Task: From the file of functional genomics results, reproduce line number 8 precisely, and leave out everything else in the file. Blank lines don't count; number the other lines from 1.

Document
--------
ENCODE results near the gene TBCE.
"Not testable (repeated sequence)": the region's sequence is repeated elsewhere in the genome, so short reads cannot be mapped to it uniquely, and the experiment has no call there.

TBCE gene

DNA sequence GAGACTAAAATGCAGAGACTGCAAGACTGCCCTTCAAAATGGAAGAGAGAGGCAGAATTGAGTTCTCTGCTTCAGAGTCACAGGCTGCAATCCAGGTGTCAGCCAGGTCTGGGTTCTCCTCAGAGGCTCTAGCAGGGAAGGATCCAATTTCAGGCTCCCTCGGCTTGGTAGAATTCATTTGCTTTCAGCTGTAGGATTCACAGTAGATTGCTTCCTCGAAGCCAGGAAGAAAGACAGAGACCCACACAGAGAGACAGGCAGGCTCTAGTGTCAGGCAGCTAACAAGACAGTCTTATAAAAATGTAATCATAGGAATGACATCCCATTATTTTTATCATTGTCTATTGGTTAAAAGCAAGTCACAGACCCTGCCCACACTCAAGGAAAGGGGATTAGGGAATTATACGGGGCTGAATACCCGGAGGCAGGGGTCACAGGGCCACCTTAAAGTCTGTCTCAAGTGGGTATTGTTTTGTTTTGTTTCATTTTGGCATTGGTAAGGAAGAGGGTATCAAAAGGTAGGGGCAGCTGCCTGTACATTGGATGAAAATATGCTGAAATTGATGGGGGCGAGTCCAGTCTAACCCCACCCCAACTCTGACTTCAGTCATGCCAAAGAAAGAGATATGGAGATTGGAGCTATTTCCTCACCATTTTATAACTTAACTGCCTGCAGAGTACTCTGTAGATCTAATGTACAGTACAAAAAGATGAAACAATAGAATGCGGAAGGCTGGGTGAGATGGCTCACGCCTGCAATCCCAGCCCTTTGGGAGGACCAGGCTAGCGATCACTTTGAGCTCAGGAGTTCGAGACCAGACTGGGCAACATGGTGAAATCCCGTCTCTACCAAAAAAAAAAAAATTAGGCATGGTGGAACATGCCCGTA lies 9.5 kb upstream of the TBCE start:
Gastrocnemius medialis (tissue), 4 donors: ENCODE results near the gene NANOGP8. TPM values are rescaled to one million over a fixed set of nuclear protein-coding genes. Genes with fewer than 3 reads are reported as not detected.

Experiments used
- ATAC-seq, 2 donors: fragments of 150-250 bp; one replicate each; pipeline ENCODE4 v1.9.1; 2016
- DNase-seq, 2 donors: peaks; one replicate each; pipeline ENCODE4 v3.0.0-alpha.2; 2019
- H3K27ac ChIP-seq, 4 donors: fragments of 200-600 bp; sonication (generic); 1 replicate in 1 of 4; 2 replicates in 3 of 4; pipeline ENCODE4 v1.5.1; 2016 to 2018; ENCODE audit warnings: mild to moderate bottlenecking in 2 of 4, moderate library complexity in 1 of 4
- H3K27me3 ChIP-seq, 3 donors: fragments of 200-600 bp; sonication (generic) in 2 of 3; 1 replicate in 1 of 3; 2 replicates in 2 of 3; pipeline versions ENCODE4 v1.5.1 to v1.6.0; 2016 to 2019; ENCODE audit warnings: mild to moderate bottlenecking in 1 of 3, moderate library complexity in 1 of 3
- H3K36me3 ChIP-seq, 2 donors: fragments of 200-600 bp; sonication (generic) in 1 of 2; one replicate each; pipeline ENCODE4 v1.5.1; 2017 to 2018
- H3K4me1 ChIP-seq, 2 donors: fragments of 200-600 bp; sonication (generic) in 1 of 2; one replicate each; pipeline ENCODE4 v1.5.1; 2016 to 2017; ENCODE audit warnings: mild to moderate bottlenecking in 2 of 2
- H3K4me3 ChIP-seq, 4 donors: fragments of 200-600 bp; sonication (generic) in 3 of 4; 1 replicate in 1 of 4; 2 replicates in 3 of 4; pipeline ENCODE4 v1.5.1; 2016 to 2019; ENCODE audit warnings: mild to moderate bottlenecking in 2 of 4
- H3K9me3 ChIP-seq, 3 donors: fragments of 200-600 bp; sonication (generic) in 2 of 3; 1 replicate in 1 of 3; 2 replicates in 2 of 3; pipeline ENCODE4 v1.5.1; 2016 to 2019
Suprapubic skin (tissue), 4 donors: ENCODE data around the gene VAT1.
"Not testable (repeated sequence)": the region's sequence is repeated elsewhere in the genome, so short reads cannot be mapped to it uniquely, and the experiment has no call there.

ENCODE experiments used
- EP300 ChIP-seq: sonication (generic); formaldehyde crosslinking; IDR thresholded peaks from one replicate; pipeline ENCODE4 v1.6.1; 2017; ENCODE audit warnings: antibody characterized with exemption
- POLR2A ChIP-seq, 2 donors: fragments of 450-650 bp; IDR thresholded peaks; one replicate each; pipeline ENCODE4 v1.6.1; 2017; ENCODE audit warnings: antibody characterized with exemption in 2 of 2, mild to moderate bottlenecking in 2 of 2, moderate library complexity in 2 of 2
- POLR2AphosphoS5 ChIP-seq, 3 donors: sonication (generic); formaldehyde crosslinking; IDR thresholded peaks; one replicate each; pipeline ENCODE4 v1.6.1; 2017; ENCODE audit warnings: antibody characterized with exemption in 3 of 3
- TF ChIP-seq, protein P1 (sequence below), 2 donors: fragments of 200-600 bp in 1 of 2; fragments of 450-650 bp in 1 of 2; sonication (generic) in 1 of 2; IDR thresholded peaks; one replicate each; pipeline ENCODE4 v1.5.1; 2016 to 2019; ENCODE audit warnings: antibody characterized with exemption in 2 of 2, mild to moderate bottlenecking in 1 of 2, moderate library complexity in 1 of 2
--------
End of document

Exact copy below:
- DNase-seq, 2 donors: peaks; one replicate each; pipeline ENCODE4 v3.0.0-alpha.2; 2019